IMF disagrees with Buhari, insists on naira devaluation

25 February 2016, Lagos – The Central Bank of Nigeria needs to devalue the naira by adjusting the official exchange rate of N199/dollar to a more market-determined exchange rate, the International Monetary Fund has said.

Christine-Lagarde4

Christine Lagarde, IMF MD

This position sharply differs from that of President Muhammadu Buhari, who insisted that Nigeria would not devalue the currency.

A former Secretary-General of the Commonwealth of Nations, Chief Emeka Anyaoku, has, however, warned that naira devaluation could trigger an economic disaster for the country, urging Buhari not to yield to pressure to devalue the currency.

But the Washington-based monetary fund said in a statement on Wednesday that Nigeria’s economy was suffering from the impact of a sharp decline in oil prices, which made naira devaluation a necessity.

The statement read, “Nigeria is facing the impact of a sharp decline in oil prices. Eliminating existing macroeconomic imbalances and achieving sustained private sector-led growth requires a renewed focus on ensuring the competitiveness of the economy.

“As part of a credible package of policies, the exchange rate should be allowed to reflect market forces more and restrictions on access to foreign exchange removed, while improving the functioning of the interbank foreign exchange market.

“It will be important for the regulatory and supervisory frameworks to ensure a strong and resilient financial sector that can support private sector investment across production segments (including the SMEs) at reasonable financing costs.”

The IMF statement was released after its 2016 Article IV Mission to Nigeria.

It noted that the team met with Vice President Yemi Osinbajo; the Minister of Finance, Mrs. Kemi Adeosun; the Minister of Budget and Planning, Senator Udo Udoma; and the Governor, CBN, Mr. Godwin Emefiele.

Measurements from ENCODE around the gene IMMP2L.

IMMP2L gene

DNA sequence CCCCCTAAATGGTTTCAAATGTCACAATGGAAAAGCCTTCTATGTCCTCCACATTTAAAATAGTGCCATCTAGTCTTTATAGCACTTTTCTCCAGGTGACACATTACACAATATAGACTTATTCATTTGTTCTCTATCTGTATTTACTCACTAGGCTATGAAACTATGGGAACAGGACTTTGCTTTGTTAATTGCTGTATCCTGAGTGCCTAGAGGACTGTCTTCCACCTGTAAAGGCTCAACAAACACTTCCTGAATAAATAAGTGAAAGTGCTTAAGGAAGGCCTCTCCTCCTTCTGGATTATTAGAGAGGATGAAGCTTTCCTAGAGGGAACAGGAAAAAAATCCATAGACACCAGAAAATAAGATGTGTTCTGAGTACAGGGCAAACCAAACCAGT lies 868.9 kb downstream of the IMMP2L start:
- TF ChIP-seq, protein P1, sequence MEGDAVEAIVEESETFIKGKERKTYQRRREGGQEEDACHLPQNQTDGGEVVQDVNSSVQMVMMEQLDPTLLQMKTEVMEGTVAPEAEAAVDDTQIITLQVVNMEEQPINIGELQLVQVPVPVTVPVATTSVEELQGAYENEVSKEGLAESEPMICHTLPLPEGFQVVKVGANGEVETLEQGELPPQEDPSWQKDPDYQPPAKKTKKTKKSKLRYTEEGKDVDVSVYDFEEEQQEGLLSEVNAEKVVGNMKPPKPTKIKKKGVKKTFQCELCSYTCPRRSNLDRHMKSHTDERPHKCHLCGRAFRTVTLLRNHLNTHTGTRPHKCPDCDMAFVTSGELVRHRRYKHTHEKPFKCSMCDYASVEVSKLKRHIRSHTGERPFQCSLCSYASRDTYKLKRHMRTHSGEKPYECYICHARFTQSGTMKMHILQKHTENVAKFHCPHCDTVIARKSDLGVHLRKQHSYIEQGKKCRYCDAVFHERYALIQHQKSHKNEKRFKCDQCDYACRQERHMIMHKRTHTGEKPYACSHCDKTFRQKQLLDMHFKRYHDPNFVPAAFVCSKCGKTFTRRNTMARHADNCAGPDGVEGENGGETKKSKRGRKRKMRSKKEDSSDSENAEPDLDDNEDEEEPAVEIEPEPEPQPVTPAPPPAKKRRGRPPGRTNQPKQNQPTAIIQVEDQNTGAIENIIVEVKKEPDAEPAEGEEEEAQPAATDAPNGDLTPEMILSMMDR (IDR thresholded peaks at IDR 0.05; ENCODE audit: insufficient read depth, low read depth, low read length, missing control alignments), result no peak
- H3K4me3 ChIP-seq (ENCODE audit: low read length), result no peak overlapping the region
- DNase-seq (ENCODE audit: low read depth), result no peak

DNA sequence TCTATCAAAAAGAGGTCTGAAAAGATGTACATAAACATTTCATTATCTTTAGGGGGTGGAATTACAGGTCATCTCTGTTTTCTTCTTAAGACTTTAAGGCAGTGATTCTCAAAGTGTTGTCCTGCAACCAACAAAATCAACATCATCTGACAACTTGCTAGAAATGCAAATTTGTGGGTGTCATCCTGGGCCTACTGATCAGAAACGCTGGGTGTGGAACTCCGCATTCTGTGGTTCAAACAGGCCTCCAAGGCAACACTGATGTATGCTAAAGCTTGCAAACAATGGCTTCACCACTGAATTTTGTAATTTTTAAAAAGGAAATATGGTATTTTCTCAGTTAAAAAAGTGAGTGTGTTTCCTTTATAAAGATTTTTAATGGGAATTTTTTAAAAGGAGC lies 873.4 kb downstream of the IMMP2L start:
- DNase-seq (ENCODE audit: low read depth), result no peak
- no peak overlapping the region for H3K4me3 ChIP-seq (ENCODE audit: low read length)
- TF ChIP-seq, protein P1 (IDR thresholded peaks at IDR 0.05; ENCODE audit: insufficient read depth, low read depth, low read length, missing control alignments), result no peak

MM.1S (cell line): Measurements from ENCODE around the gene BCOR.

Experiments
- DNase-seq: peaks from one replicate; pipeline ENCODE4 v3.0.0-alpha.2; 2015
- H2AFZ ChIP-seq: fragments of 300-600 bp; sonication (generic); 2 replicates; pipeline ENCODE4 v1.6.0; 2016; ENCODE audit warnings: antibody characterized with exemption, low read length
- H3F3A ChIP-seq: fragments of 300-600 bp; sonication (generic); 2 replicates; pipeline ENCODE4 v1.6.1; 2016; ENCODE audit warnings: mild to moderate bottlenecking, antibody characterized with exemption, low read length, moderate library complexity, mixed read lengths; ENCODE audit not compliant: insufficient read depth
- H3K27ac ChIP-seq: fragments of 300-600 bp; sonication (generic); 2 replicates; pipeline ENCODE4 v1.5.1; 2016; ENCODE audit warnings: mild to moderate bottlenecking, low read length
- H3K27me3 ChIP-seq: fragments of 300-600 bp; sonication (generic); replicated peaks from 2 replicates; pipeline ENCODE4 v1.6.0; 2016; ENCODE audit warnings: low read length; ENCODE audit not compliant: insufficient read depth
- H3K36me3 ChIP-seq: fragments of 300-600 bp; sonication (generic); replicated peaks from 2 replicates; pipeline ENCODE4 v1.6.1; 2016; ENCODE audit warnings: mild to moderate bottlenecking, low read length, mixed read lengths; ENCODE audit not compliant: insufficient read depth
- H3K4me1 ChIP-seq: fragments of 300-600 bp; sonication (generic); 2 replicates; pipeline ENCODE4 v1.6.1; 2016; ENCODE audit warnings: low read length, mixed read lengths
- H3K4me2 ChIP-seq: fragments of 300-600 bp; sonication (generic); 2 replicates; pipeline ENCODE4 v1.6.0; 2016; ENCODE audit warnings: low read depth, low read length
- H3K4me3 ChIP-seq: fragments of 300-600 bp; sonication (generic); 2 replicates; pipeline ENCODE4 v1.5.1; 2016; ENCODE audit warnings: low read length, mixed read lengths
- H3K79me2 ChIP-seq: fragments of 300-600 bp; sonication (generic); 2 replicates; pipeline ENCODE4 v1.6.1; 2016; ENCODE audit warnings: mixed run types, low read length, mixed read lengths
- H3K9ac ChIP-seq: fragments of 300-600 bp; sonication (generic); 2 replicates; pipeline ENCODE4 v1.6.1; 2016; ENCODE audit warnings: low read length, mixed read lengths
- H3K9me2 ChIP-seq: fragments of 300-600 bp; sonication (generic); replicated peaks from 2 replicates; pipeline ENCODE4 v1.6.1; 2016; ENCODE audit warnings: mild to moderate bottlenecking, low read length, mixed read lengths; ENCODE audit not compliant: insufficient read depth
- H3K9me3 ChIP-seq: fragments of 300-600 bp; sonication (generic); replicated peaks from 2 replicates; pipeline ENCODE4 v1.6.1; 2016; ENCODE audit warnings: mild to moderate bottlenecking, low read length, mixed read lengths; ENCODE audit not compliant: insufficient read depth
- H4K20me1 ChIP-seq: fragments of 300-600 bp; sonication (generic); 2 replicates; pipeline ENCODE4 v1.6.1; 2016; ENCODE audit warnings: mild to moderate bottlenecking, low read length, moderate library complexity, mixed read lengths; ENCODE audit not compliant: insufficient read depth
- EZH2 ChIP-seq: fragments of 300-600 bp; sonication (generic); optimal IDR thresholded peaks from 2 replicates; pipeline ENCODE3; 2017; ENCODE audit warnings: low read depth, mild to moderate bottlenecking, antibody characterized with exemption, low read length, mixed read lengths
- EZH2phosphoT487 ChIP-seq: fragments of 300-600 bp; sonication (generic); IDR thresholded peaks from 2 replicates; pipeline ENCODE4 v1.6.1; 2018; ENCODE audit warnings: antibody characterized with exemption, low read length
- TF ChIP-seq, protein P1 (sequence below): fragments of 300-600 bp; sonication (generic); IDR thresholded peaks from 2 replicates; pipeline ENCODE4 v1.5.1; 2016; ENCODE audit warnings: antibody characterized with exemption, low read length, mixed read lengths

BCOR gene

According to the fund, foreign exchange restrictions introduced by the CBN to protect reserves have impacted significantly on segments of the private sector that depend on adequate supply of foreign currencies.

“With oil prices expected to remain low for a long time, continuing risk aversion by international investors and downside risks in the global economy, the outlook remains challenging. The authorities’ policy response has focused on seeking to support growth, while preserving international reserves. The draft 2016 budget envisaged, appropriately, a significant shift in the composition of fiscal spending toward capital investment while increasing the allocation for a social safety net. At the same time, the CBN has eased monetary conditions.”

The IMF also noted that “in the light of the significant macroeconomic adjustment that is needed to address the permanent terms-of-trade shock, it will be important to put in place an integrated package of policies centred around: (i) fiscal discipline; (ii) reducing external imbalances; (iii) further improving efficiency of the banking sector; and (iv) fostering strong implementation of structural reforms that will enhance competitiveness and foster inclusive growth.”

Anyaoku said at the 40th and 7th anniversary symposium organised by the Ondo State Government on Wednesday in Akure that “those calling for official devaluation of the naira need to come up with a good answer to Nigeria’s current problematic situation with its currency.

“An incontrovertible fact is that with the current level of the country’s dependence on imported goods resulting in a monthly import bill that is about four times the value of its main export (crude oil) that is traded in the US dollars, official devaluation of the naira via-a-vis the dollar will inevitably produce a further rise in inflation to the detriment of all of us including the masses.

“Besides, in such circumstances, devaluation will lead to an unacceptable drain in the country’s external reserves that is already worryingly depleted.”

 

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